Chrysostom spoke on the subject on the Maiuma: "For tell me, if anyone offered to introduce you into a palace, and show you the king sitting (there), would you indeed choose to see the theatre instead of these things? … And you leave this and run to the theatre to see women swimming, and nature put to open dishonour, leaving Christ sitting by the well? … But you, leaving the fountain of blood, the awful cup, go your way to the fountain of the devil, to see a harlot swim, and to endure shipwreck of the soul. For that water is a sea of lasciviousness, not drowning bodies, but working shipwreck of souls. And while she swims naked, you, as you behold, are plunged into the depths of lasciviousness. … For in the first place, through a whole night the devil takes over their souls with the expectation of it; then having shown them the expected object, he has at once bound them and made them captives … If now you are ashamed, and blush at the comparison, rise up to your nobility and flee the sea of hell and the river of fire, (I mean) the pool in the theatre … And you, when there is a question of precedence, claim to have priority over the whole world, since our city first crowned itself with the name of Christian; but in the competition of chastity, are you not ashamed to be behind the ruder cities?"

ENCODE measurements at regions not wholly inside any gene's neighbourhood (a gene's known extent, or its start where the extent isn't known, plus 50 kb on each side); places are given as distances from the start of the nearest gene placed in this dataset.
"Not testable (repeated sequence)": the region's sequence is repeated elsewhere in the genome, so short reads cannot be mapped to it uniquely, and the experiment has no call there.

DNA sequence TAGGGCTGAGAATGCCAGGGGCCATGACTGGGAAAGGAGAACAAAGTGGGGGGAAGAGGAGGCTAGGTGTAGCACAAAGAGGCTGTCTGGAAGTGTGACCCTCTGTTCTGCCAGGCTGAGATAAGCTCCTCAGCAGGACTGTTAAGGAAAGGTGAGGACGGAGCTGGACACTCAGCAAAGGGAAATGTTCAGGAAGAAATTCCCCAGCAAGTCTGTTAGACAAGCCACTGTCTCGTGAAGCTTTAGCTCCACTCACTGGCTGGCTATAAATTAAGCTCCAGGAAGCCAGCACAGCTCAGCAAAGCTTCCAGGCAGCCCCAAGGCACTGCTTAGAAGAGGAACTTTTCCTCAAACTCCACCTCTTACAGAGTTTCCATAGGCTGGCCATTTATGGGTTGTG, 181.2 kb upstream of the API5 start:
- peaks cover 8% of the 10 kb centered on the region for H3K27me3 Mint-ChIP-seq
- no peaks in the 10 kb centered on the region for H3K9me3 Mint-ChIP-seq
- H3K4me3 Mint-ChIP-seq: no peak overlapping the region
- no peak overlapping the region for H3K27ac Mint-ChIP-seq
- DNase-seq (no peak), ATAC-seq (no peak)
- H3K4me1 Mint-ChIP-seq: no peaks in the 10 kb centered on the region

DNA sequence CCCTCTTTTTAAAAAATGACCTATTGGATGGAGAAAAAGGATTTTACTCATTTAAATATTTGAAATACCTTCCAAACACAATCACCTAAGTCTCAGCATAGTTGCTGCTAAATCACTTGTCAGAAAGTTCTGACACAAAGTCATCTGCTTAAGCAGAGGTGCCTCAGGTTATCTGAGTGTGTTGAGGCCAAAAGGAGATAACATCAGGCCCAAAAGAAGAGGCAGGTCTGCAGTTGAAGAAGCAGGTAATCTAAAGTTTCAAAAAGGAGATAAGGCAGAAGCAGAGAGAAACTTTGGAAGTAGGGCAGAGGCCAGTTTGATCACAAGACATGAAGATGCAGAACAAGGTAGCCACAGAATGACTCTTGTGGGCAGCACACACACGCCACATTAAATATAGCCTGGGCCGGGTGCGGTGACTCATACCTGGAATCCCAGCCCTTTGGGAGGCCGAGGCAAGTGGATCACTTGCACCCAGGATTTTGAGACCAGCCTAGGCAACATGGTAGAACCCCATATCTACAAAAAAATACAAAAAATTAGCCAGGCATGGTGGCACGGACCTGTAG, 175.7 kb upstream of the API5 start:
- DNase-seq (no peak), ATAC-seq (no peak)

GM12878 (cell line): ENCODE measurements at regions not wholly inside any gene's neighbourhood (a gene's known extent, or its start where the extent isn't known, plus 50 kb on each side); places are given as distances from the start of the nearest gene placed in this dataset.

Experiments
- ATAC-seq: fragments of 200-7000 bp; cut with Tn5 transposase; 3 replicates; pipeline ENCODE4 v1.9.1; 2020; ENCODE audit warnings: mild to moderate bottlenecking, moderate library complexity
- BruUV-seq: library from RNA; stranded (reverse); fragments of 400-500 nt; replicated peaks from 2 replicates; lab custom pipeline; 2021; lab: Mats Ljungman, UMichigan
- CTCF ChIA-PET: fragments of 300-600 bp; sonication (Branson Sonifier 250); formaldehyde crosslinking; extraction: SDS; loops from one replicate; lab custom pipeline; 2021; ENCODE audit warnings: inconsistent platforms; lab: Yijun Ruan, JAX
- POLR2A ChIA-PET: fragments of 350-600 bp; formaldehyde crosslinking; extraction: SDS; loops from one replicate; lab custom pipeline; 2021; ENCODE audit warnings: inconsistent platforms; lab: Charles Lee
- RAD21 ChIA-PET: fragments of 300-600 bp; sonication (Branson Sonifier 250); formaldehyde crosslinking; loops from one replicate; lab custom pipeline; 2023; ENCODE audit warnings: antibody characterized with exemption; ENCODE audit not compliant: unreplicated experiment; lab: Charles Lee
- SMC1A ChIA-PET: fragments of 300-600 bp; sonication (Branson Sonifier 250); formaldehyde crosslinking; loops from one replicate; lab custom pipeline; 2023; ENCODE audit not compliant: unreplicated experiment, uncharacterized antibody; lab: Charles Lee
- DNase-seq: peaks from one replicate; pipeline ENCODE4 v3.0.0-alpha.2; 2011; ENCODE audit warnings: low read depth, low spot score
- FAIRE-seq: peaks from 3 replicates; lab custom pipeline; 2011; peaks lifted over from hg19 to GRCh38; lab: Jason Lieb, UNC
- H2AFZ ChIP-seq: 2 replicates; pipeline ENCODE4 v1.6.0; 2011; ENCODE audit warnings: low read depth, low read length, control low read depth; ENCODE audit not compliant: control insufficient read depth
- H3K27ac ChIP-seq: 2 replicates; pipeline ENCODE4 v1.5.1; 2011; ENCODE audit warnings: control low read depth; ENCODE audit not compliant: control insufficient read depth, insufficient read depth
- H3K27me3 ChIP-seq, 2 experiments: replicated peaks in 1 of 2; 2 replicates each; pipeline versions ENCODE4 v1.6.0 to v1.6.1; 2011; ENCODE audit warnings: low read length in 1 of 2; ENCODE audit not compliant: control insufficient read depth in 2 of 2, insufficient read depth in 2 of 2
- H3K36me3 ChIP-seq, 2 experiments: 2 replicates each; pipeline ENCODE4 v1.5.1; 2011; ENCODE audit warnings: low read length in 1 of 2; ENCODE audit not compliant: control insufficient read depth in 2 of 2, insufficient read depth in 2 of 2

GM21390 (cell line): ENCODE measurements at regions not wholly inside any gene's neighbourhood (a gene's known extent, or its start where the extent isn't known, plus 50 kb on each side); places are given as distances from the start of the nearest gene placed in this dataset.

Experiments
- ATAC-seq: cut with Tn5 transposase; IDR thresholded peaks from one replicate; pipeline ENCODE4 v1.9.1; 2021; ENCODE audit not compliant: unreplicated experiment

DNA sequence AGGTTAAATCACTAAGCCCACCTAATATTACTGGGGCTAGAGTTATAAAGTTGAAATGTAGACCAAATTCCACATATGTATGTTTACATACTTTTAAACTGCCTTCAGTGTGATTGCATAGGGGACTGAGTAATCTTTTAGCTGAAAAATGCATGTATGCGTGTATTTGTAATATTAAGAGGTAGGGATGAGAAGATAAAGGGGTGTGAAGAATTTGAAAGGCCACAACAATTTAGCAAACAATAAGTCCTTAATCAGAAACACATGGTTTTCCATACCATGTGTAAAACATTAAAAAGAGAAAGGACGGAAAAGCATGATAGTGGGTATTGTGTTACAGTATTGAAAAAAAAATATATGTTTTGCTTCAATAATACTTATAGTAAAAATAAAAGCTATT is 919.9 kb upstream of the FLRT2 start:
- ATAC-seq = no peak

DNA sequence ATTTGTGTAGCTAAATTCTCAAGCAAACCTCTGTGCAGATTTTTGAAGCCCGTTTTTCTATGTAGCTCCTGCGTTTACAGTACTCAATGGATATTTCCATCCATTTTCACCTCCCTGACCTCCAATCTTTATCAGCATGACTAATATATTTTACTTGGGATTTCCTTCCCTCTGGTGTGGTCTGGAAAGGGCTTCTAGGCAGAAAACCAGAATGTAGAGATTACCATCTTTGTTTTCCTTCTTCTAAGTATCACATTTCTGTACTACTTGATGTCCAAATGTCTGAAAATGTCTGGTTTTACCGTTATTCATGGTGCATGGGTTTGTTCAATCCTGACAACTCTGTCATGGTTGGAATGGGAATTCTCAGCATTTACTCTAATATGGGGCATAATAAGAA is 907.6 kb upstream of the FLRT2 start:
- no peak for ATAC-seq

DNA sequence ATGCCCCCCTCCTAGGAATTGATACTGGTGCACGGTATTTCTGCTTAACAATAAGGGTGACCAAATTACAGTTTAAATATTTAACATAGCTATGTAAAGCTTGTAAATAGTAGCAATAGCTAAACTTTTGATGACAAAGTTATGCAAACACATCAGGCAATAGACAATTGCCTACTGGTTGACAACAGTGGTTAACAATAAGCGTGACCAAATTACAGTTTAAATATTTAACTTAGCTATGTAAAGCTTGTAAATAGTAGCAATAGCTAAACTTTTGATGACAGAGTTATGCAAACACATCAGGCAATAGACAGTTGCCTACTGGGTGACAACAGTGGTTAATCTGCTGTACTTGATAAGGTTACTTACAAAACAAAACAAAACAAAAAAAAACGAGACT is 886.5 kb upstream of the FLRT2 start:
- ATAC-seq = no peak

Bouchier (quoting Malalas) reports that Commodus funded a number of building programs and also " "... the triennial nocturnal festival of Bacchus and Aphrodite called the Maiuma. For the lamps and candles with which the city was illuminated on the latter occasion certain revenues were set aside."
George Soane in his book on ancient festivals notes: "This festival was celebrated with much splendour, banquets and in offerings, as we are told by the Emperor Julian, in his satirical address, the Misopogon, to the people of Antioch, and in time it appears to have degenerated so deeply into licentiousness that it was suppressed, so far as laws could suppress it, in the reign of Constantine, together with the feasts of Pan and Bacchus. Under the united rule of Arcadius and Honorius, it was restored, though with caution, the imperial mandate declaring, " clementiae nostrae placuit ut Maiumae provincialibus laetitia reddatur ; ita tamen ut servetur honestas, et verecundia castis moribus perseveret." Imp. Cod. lib. xi. tit. 45.
The admonition, however, in regard to decency and sobriety, does not seem to have produced any very desirable effect upon the minds of the people, for in the same reign it was once more forbidden on the plea of licentiousness by a rescript to the prefect Aurelian, which is still extant in the Theodosian Code, (lib. xv. tit. vi.) It is, however, plain, that though the Maiuma might be condemned by the edicts of emperors and the fulminations of saints (i.e. Chrysostom), it persisted."
Gerald Rendall claims that Libanius declared that the essence of the Maiuma was ' not to abstain from any kind of abomination.'